LIVING LARGE ON A SMALL SCALE
Story by Manning Lee / Photography by Gwin Hunt
Mary-Beth and Bruce Phillips dreamed of simplifying their lives and leaving it all behind.
Unlike most of us, they turned this fantasy into reality.
They sold everything, including their seven-bedroom Victorian home in Westfield, New Jersey, and moved into a 1,400 square foot, two-bedroom condo overlooking Annapolis Harbor. “We sold all of our antiques, furniture, and treasures gathered over our lifetime and moved to Annapolis with only our two chairs and our crystal,” says Mary-Beth. The two-story loft condominium was just right for downsizing. However, its floor plan was slightly outdated, with the feel of the 1960s, and in need of revival.
With an eye for design and a charismatic energy, Mary-Beth, a floral designer by trade, dove into the project. For help, she turned to a team of professionals: Cathy Purple Cherry, Principal of Purple Cherry Architects, Katalin Farnady of Farnady Interiors, and Andy Apter of Apter Remodeling/Craftsman. Purple Cherry felt limited by the width of the condominium. The height of the two-story loft and the original, outdated winding staircase made the space uncomfortable. Her solution was to enclose the loft and redesign the staircase, creating an even flow of open space downstairs and maximizing the condominium’s overall floor area.
Upstairs, Purple Cherry divided the space in two by creating a floating wall. On one side of the wall is the bedroom, and on the other side an office. The floating wall brings the bed forward and closer to the window. The move ensures glorious views and that Mary-Beth and Bruce wake up to the ever-changing scenes of the harbor. The sleeping area is compact, but the space is designed cleverly for both efficiency and ease. The built-in shelves on either side of the bed, the lighting by Tolomeo, and the pullout bedside drawers are smart and practical. On the wall is an unexpected splash of color by Barbara Becker.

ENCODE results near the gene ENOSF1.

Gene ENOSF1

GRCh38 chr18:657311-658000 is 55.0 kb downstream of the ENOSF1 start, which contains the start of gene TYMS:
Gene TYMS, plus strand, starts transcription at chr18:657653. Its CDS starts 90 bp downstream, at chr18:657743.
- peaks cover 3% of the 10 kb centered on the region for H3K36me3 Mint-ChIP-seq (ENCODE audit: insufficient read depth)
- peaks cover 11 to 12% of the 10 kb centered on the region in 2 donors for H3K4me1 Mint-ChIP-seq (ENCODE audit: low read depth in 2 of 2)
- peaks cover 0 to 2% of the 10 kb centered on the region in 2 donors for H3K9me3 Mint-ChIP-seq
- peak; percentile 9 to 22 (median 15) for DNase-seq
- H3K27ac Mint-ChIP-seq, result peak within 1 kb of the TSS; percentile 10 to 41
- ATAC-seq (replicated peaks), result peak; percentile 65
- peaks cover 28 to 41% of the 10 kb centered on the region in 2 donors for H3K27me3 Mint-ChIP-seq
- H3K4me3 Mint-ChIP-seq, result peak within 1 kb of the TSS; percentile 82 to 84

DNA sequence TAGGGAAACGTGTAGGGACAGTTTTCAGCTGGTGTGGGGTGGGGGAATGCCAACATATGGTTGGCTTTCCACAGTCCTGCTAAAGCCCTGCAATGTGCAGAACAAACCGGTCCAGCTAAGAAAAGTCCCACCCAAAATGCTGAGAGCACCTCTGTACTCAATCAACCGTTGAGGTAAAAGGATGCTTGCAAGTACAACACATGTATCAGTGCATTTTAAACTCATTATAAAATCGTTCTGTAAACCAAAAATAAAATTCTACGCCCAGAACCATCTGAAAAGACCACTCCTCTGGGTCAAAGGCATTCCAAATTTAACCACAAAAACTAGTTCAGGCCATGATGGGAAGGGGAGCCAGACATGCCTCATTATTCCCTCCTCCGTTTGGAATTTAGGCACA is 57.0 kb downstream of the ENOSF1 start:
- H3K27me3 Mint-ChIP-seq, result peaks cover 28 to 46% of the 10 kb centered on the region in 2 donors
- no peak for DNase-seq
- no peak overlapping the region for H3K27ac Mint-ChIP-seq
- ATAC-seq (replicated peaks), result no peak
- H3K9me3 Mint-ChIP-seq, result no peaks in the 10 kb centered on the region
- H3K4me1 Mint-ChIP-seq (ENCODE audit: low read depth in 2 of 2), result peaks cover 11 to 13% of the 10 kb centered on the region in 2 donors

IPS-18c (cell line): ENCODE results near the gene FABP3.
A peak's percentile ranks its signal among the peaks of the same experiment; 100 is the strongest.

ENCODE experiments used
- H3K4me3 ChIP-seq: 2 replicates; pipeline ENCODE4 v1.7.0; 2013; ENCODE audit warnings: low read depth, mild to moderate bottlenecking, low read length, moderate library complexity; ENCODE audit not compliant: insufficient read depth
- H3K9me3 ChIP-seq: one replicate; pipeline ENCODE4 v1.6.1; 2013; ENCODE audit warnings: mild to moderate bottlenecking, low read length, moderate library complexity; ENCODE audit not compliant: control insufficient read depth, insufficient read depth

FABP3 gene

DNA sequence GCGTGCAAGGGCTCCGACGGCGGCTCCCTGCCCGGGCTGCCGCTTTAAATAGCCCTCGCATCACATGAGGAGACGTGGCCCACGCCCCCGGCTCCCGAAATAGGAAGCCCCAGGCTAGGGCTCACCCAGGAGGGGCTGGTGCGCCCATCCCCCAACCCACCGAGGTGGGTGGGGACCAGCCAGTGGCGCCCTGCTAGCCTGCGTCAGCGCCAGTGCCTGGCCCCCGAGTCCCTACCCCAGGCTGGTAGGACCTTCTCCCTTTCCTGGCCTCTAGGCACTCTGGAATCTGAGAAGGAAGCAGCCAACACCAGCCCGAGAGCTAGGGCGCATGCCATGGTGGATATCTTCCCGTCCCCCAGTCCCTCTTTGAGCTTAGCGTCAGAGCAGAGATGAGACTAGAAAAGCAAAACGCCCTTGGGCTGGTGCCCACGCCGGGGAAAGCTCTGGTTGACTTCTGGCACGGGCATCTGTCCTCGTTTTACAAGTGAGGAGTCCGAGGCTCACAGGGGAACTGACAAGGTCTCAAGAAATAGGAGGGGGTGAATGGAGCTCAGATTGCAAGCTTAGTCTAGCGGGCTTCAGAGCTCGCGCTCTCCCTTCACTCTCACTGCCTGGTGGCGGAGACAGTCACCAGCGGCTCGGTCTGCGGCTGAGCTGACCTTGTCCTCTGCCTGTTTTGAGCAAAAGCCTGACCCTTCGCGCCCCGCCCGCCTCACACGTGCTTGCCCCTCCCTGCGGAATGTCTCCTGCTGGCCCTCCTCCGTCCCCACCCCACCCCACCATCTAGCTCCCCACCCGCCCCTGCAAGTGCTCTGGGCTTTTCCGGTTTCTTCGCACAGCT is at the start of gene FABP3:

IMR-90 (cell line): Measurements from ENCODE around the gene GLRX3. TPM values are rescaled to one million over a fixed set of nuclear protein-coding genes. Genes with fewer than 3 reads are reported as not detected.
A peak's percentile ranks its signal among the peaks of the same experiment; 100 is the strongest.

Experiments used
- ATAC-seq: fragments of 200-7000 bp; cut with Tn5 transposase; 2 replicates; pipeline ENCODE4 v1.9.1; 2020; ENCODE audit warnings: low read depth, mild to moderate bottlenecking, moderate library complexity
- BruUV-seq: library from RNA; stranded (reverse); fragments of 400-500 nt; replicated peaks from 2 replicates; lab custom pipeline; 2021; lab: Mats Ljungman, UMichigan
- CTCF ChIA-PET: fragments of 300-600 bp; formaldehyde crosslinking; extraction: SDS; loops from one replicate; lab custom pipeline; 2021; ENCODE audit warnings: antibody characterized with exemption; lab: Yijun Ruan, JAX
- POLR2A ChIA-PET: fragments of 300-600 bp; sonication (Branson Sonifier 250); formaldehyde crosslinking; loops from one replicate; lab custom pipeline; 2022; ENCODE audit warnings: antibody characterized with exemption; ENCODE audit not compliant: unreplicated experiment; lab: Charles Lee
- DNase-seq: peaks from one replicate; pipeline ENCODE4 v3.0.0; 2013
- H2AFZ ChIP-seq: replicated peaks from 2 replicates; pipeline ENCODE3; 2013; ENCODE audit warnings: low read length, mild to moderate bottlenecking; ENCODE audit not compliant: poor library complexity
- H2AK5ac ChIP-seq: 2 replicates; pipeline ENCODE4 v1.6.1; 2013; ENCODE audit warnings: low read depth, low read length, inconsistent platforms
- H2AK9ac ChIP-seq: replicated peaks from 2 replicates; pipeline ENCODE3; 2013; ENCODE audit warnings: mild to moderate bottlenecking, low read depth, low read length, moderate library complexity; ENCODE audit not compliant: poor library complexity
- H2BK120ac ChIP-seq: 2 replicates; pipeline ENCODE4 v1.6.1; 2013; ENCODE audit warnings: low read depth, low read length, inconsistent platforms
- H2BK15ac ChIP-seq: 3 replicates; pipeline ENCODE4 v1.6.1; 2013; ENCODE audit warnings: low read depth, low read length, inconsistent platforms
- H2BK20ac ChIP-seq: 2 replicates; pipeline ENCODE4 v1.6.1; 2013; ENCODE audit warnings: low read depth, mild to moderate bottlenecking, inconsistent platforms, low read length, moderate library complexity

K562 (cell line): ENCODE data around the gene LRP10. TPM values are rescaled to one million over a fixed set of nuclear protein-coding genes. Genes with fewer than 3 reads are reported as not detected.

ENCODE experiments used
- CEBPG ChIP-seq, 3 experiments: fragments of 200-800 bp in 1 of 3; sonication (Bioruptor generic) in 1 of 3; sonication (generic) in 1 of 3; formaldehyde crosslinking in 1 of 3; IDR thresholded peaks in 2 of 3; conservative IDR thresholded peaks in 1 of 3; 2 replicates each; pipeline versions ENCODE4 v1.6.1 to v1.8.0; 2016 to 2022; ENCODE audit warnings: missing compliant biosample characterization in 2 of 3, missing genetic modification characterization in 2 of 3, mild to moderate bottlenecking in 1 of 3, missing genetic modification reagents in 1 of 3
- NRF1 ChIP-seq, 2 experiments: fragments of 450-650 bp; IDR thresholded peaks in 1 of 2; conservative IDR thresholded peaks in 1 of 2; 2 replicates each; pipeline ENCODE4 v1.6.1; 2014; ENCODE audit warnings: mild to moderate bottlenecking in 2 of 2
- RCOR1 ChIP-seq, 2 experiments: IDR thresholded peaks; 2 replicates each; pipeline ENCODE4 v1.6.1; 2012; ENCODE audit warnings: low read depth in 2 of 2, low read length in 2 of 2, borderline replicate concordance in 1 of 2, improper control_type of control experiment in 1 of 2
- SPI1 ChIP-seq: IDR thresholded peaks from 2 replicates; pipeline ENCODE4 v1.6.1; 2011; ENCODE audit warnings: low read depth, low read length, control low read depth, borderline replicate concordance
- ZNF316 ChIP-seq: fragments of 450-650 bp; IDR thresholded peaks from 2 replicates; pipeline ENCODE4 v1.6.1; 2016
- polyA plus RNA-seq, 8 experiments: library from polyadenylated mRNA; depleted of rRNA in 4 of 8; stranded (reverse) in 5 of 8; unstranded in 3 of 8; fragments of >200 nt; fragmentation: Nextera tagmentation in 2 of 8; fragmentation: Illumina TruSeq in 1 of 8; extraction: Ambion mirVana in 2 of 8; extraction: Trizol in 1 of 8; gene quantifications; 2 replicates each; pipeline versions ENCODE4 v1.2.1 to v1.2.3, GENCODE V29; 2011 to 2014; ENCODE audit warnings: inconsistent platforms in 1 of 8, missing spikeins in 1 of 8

On the other side of the wall is a just enough space for a condensed yet fully functioning office. Farnady and Mary-Beth chose sectional desks by Ballard and Storheim, with chairs covered in a durable pear fabric. The Schumacher pear checkered ottoman is the finishing touch, adding a whimsical twist and final polish to the room.
Farnady explains, “What I appreciate about working with smaller spaces is the necessity and the ability to pay close attention to the detail.” Nowhere is attention to detail more apparent than in the charming yellow and black guest suite. The built-in dresser and floor to ceiling window treatments create the illusion of space. The bold movement in the wallpaper by Maija Louekari for Marimekko coupled with the pattern in the carpet introduce drama, heightened by the room’s intimate dimensions.
Once in a while throughout the design’s six-month process, Mary-Beth’s charisma and Farnady’s desire to think outside of the box created a dissonant harmony. They light-heartedly agree that there was a pushing of the envelope between the two of them. They also agree that their tension proved productive and propelled the project to the next level.
The living room is sophisticated, almost seamless, and comes together with the feel of a fine Chanel black patent leather handbag. One’s eye is quickly drawn to the balcony that overlooks the harbor and then captured by stairs built by builder Andy Apter. The stairs and sculptural railing by Frog Valley Forge elegantly frames the room, setting the stage for a warm, but classic modern drama. Continuing the play are highlights composed of contrasting blacks and shades of yellows. The curtains by Sew Beautiful are sewn with golden silk threads that seem to bounce light from the harbor throughout the room. Though space is a commodity, with the creativity of Katalin Farnady, Cathy Purple Cherry, Andy Apter and other professionals, the home has been reborn. Every cubic inch of the condominium’s floor space flows very comfortably. It proves quite unexpectedly that one can live large on a small scale.